Karl Kroeker, co-founder of hedge fund Woodline Partners, was sued by a former employee claiming he contributed to a demeaning work culture and repeatedly made sexually inappropriate comments, and that she was fired as she grappled with postpartum depression.
Danielle di Bari, a 32-year-old executive admin who left the firm in May, alleges in the lawsuit that Kroeker, 51, on multiple occasions proposed suggestive hypothetical questions to her and fellow EAs, and that she was fired after requesting to work remotely for an extra day a week to accommodate her postpartum depression.
“Executive admins, exclusively young women, are expected to endure bawdy jokes, derogatory and demeaning comments, and other inappropriate conduct, while supporting the predominately male portfolio managers, analysts, and traders,” the lawsuit, filed Aug. 3, said. The various instances created a culture that was hostile, intimidating, oppressive and misogynistic, it said.
Woodline is aware that a complaint was filed, its law firm, Sidley Austin, said in a statement.
“The firm treats allegations related to its employees seriously and is committed to providing a supportive and equal-opportunity workplace,” the statement added. “Woodline intends to defend itself. Generally, we do not comment further on pending litigation.”
Di Bari’s law firm said it looks “forward to vindicating her rights in court.”
The suit, filed in the Superior Court of California, requests a jury trial and alleges that she suffered lost past and future income, damage to her career and psychological and emotional distress. She accused the firm of discrimination, retaliation and defamation and is seeking unspecified damages.
When Woodline opened in 2019, the San Francisco-based firm had one of the year’s biggest debuts. It managed to attract $2 billion in commitments at a time when investors were weary of the hedge fund industry’s high fees and mediocre performance. The pedigree of its founders, Citadel alumni Kroeker and Michael Rockefeller, 43, likely helped lure investors, and the firm now manages about $6 billion.
Kroeker was the only co-founder named as a defendant in the lawsuit.
Woodline has six executive admins and two more that take on hybrid EA and receptionist roles, according to the lawsuit. That all-woman team mostly consisted of EAs between the ages of 23 and 33, with the oldest being about 37, it said.
The lawsuit details several alleged examples of inappropriate conduct, including a number of “hypotheticals” Kroeker is accused of asking over the past three years.
At a company happy hour, for example, Kroeker asked a group of female EAs if they would rather have their boyfriend cheat in a purely physical one-night stand, or have an emotional affair lasting months, according to di Bari. In May, he took them to dinner and asked if they would pick a man who goes to the bar while they’re in labor, or one who wears fake breasts for a year to help with breastfeeding, she claimed. In both cases he asked each woman to answer, according to the lawsuit.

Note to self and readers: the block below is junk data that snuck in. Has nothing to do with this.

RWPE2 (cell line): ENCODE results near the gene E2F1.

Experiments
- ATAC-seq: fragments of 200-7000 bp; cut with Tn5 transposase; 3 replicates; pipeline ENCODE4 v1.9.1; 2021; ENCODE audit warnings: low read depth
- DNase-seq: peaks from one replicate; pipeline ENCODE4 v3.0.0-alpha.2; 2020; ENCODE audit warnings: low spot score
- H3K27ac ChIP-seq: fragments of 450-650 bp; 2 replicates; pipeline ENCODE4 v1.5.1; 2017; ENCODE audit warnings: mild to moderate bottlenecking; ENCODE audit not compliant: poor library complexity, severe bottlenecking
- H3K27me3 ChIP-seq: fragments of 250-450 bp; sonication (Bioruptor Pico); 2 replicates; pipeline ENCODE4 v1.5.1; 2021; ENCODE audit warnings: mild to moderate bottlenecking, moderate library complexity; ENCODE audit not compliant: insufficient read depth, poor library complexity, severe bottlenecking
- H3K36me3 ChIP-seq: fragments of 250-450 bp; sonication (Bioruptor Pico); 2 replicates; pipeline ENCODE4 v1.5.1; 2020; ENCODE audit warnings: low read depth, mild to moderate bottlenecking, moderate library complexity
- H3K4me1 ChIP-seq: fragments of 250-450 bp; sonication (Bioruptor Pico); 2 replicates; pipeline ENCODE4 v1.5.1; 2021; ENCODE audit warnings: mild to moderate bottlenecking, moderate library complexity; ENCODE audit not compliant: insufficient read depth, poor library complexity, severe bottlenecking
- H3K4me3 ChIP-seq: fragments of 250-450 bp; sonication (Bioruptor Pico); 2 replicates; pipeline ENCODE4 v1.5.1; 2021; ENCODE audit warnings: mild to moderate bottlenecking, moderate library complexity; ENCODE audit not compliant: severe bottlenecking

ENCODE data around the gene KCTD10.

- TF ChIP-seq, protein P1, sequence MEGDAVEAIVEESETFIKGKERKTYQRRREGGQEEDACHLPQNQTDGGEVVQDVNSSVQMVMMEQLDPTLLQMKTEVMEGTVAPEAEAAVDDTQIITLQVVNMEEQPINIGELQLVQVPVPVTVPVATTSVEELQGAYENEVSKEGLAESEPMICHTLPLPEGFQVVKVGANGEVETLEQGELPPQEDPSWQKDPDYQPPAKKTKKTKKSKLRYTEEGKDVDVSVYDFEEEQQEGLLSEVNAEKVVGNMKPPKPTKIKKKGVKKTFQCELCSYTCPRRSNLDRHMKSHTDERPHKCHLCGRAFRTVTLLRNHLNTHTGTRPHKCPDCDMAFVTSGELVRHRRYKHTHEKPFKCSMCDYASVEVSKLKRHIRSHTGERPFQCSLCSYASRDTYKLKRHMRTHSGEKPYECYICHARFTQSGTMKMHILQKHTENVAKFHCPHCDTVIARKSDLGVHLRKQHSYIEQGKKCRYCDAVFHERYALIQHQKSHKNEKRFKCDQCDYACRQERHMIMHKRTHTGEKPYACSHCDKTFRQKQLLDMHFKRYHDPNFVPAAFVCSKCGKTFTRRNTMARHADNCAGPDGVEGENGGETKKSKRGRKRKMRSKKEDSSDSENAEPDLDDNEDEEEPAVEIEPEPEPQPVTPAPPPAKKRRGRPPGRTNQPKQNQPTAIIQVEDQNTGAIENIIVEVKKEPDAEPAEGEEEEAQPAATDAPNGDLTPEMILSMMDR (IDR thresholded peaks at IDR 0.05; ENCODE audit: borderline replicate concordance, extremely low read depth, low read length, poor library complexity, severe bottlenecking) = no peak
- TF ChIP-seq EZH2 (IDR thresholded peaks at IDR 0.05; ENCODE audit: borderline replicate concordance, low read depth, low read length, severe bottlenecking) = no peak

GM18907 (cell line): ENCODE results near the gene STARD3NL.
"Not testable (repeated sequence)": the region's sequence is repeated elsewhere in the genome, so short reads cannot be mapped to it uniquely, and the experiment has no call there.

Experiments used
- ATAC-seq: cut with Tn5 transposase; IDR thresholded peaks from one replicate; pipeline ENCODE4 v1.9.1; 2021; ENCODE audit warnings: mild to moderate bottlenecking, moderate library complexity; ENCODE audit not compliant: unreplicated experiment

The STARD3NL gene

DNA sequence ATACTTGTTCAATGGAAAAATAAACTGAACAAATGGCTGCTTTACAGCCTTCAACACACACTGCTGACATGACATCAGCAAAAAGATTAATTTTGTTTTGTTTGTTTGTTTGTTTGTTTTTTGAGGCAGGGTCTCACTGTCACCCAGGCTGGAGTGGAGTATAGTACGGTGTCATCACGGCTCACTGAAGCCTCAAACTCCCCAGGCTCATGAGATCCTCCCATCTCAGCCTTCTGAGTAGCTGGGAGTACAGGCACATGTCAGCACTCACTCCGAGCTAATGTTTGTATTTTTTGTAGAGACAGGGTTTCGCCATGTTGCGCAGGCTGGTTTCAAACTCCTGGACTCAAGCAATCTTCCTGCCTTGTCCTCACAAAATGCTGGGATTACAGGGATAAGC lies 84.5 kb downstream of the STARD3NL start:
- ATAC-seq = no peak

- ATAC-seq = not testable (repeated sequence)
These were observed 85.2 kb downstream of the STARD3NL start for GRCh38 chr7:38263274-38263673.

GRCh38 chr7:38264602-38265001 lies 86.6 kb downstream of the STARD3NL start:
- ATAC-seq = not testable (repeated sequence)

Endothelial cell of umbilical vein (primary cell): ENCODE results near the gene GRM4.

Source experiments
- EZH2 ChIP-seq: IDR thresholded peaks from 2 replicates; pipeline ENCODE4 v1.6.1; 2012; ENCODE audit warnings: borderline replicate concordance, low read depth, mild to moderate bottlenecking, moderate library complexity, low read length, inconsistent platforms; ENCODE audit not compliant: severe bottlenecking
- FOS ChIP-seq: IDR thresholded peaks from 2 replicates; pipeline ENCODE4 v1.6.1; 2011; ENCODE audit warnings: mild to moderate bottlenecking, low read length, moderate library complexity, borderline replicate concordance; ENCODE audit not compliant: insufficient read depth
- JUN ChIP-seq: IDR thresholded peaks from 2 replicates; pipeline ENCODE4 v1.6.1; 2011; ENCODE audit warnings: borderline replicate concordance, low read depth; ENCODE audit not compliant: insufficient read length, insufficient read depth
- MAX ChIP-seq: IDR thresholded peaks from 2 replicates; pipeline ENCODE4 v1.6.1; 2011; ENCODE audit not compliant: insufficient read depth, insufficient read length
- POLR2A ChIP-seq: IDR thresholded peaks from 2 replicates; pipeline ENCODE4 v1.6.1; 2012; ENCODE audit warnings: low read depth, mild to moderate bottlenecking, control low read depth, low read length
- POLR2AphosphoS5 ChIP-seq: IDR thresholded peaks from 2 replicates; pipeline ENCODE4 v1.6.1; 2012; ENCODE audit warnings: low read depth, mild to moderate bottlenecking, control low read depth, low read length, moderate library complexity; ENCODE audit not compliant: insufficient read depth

The suit detailed another alleged instance, after a stranger was asked to take a photo of the group, where Kroeker commented, “What would you do if we got the phone back from that guy and all of the photos were just of Gaby’s breasts?” he said, referring to di Bari’s pregnant colleague. When di Bari said he can’t speak that way to her, he responded with “Oh, am I not supposed to say that?” the suit alleges.
In April, Woodline shifted from being fully remote to mandating staff work from the office at least three days a week, according to di Bari. She made a special request to come in two days a week as she had returned from maternity leave the month prior and was experiencing depression.
She also questioned why Rockefeller, Chief Operating Officer Matthew Hooker and portfolio manager Charlton Yu were allowed to spend much of the summer working fully remotely, her suit said. Di Bari alleges that Kroeker wrote in an email that the young women were important to the hedge fund’s “brand” because “many of us are nerds and need the uplifting pep of you ladies.” Hooker and Yu weren’t named as defendants in the suit.
On May 22, in response to the firm’s request, she produced a doctor’s note supporting a modified work schedule. Three days later she was fired, she said.
When Woodline fired di Bari, according to the lawsuit, “it sent a hostile message loud and clear to the other female EAs, including at least one who was pregnant. If you challenge the misogynistic status quo or voice your own needs for pregnancy and childbirth-related conditions, Woodline Partners will fire you without regard for who you are as a woman, as a new mother, or your legal rights.”
Di Bari was 27 when she joined Woodline in April 2019 as one of the firm’s first roughly 20 staffers, the suit said.
FundFire reported di Bari’s lawsuit earlier.